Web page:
- Read the comments thoroughly and do not start revising the manuscript right away as you can raise an objection to a flawed argument.
- Make notes of your response and requirements to make the necessary changes in the manuscript. Additionally, it is courteous to respond to each comment even if the response is repetitive.
- Consider comments that are simple and easy to fix first. Also, highlight your revisions in a different colour as it will help you see the changes more easily.
- If the peer reviewer’s request is beyond the scope of your research, then provide the explanation for not making such revisions. If the experiments seem like something you would pursue in the future, you can inform the reviewer accordingly.
- In case, you disagree, explain why you disagree and support it with previously published literature, data, or explanation provided in the manuscript.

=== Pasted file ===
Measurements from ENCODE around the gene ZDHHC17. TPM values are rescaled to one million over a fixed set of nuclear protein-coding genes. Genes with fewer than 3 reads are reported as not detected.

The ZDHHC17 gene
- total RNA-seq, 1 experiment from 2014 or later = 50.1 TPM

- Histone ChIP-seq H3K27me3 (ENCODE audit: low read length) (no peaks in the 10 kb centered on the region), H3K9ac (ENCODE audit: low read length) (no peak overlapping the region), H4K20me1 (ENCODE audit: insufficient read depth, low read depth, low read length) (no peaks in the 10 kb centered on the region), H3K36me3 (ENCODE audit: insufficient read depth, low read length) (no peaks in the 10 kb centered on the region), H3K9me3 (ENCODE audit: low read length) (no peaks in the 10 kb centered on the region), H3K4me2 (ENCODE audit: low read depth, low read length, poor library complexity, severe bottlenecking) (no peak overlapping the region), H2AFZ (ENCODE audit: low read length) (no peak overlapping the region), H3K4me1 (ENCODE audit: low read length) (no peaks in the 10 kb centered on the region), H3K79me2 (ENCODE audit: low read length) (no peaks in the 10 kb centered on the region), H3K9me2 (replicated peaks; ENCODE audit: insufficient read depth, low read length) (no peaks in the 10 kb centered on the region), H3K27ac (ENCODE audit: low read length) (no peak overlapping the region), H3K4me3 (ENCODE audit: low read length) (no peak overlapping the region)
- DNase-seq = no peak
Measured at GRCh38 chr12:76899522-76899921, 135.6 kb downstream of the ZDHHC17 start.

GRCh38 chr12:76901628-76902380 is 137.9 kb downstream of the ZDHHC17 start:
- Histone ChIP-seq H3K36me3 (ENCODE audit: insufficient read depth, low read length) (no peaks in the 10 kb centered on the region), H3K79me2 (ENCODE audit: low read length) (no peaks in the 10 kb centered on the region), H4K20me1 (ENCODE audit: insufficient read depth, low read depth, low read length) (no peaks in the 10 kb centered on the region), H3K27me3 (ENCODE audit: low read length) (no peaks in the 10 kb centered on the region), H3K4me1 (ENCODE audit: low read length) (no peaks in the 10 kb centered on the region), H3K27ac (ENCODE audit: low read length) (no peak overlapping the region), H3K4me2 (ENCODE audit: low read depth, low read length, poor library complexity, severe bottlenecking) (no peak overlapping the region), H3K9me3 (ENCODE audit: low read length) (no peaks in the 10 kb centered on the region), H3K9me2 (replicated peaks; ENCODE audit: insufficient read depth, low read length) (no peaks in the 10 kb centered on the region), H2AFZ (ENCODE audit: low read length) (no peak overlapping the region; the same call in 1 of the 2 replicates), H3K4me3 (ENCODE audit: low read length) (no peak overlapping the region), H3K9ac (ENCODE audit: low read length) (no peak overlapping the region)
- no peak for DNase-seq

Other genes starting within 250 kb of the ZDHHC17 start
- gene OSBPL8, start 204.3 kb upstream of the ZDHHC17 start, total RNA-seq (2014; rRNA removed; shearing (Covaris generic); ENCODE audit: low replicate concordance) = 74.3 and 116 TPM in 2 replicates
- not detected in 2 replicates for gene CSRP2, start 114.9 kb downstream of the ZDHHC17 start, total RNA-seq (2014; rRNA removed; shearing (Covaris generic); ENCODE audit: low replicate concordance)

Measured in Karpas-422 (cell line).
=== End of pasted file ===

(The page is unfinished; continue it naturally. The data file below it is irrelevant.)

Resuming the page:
- Ensure that your revised manuscript and responses are error free and easy to read. Re-examine your responses before making a submission.
What happens after you submit your revised manuscript after the reviewer’s feedback?
Journals usually require you to track and highlight changes in the revised manuscript based on the reviewers’ comments. If you have used an online system for the initial submission, then the revised version will have to be submitted using the same system.
Journals re-check the revised manuscript as well as the required supporting documents and share the same with the reviewers. Journals will also provide the decision letter and the author’s response to highlight the changes that were requested from them. The revised manuscript again undergoes peer review, but this time it is usually shorter than the first one. Moreover, there are chances that the manuscript can get rejected at this stage too. In such cases, it would be best to opt for a different journal. In very rare cases, authors can consider writing an appeal letter.
If, at any stage, an author wants to withdraw the manuscript, then it is the responsibility of the corresponding author to inform the editor. Only after the request has been confirmed, should authors proceed with the next steps.
When to write an appeal letter to the editor?